Somehow this conversation lighted upon the daughter's high school years. And Patsy -- with literally no judgement in her voice -- recounted the trouble her daughter had found. Though temporary, her daughter was one they never really had tabs on. No matter what she did or was involved in, her friends knew to always get her home to her family. Unfortunately that often meant, dumped drunk and unconscious in the lawn.

In all of this recounting of what sounded like a world of trouble I kept expecting Patsy to sigh or show some level of disappointment. She. Did. Not. And then she said, "Yes, there is never a dull moment."

Extraordinary perspective for a parent to have. The day to day experience of having kids never really goes as planned. And that is not an opportunity for frustration, it turns out. With a pinch of wisdom from Patsy it can be a great adventure. I have zero expectations that Cooper or Mason will be rebellious beyond the norm. They are generally rule followers who make great choice beyond their years. But when The Coop runs us into the ground with his endless energy I need to just sit back with peace shining on my face and say, "Ahhhhh, never a dull moment."

Tuesday, May 1, 2012

Like Mother, Like Son

I'm a reader. I read and read and read, until I fall asleep over the pages of my favorite books. Our little Mason has the same interest. Learning to read has been great for him. No more fear of the dark. Instead he sits in the incandescence spilling from his table lamp (which he calls a lantern) and reads until his breathing slows, his eyelids close and he drifts off to dreams.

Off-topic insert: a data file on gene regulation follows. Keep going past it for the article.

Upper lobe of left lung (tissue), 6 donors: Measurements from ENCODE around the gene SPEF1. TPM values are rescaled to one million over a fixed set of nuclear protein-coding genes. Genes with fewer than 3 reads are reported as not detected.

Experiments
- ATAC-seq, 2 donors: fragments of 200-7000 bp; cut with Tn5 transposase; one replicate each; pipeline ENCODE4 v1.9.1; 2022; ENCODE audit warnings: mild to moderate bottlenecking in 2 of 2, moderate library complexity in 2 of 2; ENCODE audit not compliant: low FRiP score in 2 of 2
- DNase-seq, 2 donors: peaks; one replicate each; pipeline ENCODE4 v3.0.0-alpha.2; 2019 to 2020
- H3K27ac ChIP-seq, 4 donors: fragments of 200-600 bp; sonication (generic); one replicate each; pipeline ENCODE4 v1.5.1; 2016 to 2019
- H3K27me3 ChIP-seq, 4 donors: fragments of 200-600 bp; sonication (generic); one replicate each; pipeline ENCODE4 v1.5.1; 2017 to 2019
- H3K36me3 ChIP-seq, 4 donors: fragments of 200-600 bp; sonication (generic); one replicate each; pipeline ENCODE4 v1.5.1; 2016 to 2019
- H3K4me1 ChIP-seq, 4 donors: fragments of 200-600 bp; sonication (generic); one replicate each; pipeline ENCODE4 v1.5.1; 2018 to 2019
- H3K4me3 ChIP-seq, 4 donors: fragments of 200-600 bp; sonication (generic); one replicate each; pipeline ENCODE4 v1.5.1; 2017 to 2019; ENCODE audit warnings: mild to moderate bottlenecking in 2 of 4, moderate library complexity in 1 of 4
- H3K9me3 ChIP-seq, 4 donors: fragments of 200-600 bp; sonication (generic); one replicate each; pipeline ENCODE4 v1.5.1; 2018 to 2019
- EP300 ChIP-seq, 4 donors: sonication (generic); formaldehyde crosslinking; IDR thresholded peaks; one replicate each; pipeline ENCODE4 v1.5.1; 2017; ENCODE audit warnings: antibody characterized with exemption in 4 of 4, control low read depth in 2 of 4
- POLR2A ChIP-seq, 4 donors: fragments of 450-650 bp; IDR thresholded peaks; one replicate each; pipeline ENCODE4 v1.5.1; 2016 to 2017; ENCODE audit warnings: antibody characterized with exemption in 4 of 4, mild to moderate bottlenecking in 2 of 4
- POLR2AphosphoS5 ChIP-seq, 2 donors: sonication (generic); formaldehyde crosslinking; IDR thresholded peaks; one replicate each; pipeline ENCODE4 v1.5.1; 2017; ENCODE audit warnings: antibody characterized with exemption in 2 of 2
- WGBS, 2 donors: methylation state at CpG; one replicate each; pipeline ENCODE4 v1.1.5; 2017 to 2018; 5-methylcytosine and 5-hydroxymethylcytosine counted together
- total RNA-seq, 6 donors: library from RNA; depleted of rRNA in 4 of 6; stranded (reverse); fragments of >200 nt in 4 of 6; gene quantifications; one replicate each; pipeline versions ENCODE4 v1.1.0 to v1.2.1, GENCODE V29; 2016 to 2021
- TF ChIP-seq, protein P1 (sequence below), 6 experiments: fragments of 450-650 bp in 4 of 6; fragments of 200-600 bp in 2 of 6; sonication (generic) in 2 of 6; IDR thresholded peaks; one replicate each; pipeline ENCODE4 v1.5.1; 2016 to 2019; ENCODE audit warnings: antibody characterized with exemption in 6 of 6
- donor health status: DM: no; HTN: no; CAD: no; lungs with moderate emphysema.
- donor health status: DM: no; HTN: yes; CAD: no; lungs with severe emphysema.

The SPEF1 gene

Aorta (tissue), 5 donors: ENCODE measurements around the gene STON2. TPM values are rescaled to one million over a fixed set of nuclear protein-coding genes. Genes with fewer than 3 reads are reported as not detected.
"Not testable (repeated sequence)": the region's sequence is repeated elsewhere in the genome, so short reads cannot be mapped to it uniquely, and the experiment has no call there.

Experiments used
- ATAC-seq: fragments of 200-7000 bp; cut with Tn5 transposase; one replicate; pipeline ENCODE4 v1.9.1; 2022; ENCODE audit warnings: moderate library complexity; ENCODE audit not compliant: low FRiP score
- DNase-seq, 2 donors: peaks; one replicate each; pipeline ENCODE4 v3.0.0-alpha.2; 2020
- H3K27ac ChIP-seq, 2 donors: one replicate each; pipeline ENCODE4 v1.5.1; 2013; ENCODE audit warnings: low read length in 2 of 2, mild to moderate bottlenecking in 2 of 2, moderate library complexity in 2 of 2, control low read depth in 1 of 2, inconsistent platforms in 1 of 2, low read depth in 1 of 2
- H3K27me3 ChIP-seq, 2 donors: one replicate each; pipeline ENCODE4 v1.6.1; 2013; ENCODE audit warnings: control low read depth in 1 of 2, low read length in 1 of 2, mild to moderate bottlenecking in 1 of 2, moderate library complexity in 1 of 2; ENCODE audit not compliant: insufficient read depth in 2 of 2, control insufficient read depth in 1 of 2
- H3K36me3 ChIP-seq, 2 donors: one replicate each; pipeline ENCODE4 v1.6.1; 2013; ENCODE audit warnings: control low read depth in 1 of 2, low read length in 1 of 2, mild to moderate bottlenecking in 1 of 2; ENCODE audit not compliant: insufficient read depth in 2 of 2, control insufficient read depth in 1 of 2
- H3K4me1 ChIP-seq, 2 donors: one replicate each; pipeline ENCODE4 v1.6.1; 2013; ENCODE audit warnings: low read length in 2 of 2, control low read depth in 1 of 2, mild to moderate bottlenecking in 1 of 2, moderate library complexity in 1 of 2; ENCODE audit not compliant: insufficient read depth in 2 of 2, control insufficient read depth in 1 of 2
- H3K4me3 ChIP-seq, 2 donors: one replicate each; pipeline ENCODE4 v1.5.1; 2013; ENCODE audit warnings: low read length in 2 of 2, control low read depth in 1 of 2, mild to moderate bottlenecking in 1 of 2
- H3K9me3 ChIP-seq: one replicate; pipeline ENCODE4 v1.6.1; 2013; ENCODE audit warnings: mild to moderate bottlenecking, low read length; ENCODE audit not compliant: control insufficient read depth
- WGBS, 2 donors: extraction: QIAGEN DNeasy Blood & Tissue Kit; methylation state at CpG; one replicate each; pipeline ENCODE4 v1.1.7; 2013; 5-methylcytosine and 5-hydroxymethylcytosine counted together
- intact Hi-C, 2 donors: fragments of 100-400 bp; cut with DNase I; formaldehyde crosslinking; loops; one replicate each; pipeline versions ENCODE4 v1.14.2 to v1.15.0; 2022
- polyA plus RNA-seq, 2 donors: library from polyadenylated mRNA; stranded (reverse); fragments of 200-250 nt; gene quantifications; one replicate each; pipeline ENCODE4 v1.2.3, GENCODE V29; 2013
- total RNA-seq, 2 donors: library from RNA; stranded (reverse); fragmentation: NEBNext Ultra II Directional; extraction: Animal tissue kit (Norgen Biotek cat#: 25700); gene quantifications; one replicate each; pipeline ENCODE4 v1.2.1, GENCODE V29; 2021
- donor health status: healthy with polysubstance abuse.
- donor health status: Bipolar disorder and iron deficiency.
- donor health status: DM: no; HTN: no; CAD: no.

He's a sweet, quiet boy who I can spend hours and hours with. We have many a shared if dull moment in our days. So for these I will forgive him for this:

On my birthday he looked down at my bare feet and said with great disgust, "Ewwwwww. Look at your feet."

I looked down and said, "What's wrong with them?"

He then regarded them with further distaste and said, "They're old."

It had been a rough week of reconciling my age against my health so I said, "They are old! They are 37 years old. But they're clean."

His voice softened ever so slightly and he said with an air of dawning understanding, "Oooohhhhh, is that why you're so floppy?" Then he slapped my thigh.